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Publication numberUS3976016 A
Publication typeGrant
Application numberUS 05/535,811
Publication dateAug 24, 1976
Filing dateDec 23, 1974
Priority dateDec 23, 1974
Publication number05535811, 535811, US 3976016 A, US 3976016A, US-A-3976016, US3976016 A, US3976016A
InventorsJohn Douglas Longbottom
Original AssigneeRca Corporation
Export CitationBiBTeX, EndNote, RefMan
External Links: USPTO, USPTO Assignment, Espacenet
Overbed table with locking mechanism
US 3976016 A
An overbed table such as used in a hospital, which is elevated manually by upward pressure and which has a wedging mechanism normally preventing lowering of the table. A release mechanism is operated to release the table for lowering.
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What is claimed is:
1. A table adjustable to different heights comprising in combination:
a base member;
a table member slideably coupled to said base member for movement toward and away therefrom;
one of said base member and table member having two spaced apart parallel guides for guiding the other;
a cam member moveably connected to the other of said table member and said base member and in sliding contact with one of said parallel guides; and
a roller member interposed between said cam member and the other of said parallel guides, the interaction of said roller member and said cam member causing an interference between said cam member and said one of said parallel guides simultaneously with an interference between said roller member and the other of said parallel guides when said table member is attempted to be moved toward said base member.
2. The combination as set forth in claim 1, wherein said base member comprises a substantially horizontal member including a plurality of roller means for enabling horizontal movement of said table and wherein said two spaced-apart parallel guides are in vertical relationship to said horizontal member.
3. The combination as set forth in claim 1 further including means for releasing said cam member and roller member to permit movement of said table member toward said base member.
4. A hospital overbed table adjustable to different elevations comprising in combination:
a base portion including a plurality of rollers to permit horizontal movement of the table and including two parallel substantially vertical guide members;
a table member slideably coupled to said base portion for movement up and down relative thereto guided by said parallel guide members;
a camming means moveably coupled to said table member to be moveable therewith and positioned between said two parallel guide members, said camming means including a cam member and roller member arranged so that wedging is effected between the roller member and one said guide member simultaneously with wedging between the cam member and the other said guide member to prevent said table being lowered and arranged to allow free movement of said table as it is being raised; and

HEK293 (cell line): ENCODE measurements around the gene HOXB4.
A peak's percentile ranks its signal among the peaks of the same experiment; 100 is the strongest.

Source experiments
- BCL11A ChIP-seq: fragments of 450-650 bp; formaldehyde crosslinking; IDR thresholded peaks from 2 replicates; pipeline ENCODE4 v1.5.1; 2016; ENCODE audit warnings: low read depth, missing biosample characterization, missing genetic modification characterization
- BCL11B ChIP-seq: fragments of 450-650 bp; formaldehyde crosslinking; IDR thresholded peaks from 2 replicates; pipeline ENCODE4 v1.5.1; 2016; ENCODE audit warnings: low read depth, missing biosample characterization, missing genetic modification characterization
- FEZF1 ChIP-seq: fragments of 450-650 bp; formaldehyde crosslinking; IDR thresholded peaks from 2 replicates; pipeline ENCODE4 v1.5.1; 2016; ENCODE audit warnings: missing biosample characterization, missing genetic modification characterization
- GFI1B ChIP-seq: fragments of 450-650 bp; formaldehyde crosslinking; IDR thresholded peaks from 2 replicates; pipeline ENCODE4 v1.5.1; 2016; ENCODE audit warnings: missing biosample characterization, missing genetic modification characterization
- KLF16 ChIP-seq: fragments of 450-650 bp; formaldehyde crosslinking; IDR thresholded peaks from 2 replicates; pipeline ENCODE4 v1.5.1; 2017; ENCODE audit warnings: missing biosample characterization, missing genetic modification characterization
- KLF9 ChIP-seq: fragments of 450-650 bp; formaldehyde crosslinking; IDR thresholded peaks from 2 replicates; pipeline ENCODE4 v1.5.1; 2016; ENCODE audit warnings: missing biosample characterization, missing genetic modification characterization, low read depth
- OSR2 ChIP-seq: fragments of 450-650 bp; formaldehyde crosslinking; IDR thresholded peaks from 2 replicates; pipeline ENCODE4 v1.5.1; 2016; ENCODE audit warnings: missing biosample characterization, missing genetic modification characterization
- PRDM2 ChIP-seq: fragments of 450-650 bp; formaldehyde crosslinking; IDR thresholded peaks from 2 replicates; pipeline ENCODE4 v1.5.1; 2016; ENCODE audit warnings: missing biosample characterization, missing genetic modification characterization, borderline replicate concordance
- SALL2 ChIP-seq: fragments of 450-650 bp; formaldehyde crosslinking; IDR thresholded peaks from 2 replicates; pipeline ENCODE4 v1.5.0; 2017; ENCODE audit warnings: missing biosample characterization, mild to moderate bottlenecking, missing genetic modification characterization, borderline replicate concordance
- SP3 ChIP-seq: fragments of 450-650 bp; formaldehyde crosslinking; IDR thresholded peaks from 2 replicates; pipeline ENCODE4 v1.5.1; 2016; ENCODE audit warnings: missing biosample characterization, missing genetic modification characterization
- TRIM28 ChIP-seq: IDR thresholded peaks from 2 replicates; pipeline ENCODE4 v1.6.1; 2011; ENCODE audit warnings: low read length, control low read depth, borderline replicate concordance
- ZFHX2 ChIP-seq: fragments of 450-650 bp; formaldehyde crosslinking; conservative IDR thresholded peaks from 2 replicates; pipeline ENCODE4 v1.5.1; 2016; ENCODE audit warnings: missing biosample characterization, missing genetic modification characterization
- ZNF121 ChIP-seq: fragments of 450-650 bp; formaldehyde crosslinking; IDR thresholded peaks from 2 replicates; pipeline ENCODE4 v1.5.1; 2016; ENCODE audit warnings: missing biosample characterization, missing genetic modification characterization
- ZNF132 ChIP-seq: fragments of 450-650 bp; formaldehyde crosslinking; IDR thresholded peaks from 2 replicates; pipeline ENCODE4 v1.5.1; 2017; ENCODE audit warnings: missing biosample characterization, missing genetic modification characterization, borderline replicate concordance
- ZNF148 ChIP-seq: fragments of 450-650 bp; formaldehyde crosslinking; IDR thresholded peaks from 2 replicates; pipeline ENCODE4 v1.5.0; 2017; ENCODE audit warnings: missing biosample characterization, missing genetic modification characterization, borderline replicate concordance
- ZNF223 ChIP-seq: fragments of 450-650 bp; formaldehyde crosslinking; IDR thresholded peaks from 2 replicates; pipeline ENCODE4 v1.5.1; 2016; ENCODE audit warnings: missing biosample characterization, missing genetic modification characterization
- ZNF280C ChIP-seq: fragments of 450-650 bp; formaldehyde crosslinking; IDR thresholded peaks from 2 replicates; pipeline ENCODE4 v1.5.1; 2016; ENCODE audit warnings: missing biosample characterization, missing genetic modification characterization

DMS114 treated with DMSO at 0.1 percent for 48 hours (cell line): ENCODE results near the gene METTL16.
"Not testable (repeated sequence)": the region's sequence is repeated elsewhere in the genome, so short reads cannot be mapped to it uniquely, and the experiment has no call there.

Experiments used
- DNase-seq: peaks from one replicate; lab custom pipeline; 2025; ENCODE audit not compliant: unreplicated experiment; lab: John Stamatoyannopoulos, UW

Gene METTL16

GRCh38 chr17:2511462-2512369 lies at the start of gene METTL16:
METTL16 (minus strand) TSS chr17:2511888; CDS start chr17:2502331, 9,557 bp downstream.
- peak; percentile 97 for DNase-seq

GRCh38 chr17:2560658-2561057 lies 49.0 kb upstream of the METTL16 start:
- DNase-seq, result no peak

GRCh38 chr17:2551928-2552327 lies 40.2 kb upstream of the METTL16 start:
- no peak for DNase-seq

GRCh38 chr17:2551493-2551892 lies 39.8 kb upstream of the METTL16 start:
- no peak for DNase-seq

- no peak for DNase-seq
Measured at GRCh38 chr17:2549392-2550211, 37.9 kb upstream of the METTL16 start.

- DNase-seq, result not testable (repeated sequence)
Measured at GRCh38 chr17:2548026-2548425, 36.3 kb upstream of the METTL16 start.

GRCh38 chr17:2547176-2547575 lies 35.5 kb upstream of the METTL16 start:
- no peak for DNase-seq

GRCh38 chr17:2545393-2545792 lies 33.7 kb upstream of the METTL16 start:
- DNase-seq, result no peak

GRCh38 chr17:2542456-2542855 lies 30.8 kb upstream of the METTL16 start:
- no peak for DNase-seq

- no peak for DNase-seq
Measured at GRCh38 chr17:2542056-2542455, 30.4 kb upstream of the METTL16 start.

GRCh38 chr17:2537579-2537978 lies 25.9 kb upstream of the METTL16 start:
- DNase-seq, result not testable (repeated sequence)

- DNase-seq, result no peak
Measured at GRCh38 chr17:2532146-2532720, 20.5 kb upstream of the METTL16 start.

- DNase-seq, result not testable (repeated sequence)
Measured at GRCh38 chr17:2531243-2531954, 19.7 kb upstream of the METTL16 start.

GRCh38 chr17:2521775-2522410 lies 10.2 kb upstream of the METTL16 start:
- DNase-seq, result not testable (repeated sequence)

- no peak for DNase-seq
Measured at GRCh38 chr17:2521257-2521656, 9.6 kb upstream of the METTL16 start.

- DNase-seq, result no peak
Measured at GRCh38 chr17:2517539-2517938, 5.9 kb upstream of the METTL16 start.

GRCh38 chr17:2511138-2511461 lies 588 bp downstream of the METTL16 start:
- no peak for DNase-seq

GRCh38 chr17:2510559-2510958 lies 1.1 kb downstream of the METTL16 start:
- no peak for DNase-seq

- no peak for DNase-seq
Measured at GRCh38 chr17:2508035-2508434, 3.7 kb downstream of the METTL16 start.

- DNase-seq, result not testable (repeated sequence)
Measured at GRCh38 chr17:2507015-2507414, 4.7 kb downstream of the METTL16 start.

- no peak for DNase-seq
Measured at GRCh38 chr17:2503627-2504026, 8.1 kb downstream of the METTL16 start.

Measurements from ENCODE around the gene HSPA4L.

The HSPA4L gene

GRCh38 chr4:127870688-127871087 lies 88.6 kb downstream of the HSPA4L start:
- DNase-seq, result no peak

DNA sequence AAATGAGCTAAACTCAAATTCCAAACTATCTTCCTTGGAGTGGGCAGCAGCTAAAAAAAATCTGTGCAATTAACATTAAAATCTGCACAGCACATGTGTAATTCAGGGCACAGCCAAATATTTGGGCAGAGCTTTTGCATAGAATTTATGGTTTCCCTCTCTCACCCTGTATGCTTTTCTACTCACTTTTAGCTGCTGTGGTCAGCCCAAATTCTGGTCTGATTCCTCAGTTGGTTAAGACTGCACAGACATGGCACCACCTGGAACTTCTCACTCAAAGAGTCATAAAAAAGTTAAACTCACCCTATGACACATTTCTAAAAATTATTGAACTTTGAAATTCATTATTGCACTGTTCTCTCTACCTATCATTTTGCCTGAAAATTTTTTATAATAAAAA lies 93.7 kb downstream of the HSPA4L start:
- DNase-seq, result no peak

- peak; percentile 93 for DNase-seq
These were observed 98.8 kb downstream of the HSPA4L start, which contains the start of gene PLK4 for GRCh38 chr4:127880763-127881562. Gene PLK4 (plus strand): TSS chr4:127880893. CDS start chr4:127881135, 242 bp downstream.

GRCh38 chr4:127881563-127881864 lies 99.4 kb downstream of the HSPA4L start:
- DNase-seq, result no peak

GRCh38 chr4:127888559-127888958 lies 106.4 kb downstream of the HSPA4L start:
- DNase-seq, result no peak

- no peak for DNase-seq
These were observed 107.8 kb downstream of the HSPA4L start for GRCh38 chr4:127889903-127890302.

a release mechanism coupled to said camming means which is operated to release said camming means when it is desired to lower said table member.

Hospital rooms and other convalescent care rooms normally are equipped with bedside tables having a cantilevered portion which is movable over the patient's bed, on which may be placed food trays or the like for easy handling by the patient. A typical hospital bed has a mechanism which permits it to be raised and lowered either manually by means of a crand, or electronically, by means of a motor. It is, therefore, desirable that the overbed table also be able to be raised and lowered to permit a relatively constant spacing between the bed and table. This task is normally accomplished by a crank mechanism.

If the bed is raised while the table is in a relatively lowered position, an interference will develop between the patient and the underside of the table, a most undesirable event.


An adjustable table comprises a base member and a table member slidably coupled thereto for movement toward and away therefrom. A wedging means couples the table member and base member for normally preventing movement of the table member toward the base member, while permitting free movement of the table member away from the base member. A release mechanism releases the wedging means to permit movement of the table member toward the base member.


FIG. 1 is an overbed table in perspective;

FIG. 2 is a cross section of the table of FIG. 1 generally along lines 2-2, showing in detail the locking mechanism;

FIG. 3 is a portion of the locking mechanism as illustrated in FIG. 2, showing the locking mechanism in its released condition.


In FIG. 1, a base member 10 includes a horizontal pan 12 to which are pivotally coupled four casters 14 (only three of which, 14a, b, c, are visible), permitting movement about the floor. Attached to pan 12 are two parallel spaced apart vertical square tubes 16a and 16b.

In FIG. 1, the major portion of tubes 16a and 16b are hidden from view by a housing 20, which is part of a table assembly 22. Table assembly 22 also includes a table portion 24 cantilevered from housing 20. As is well known to those skilled in the art, table portion 24 is usually tiltable in one or more directions to facilitate use by the patient. It may also include a mirror, tray, and storage compartment.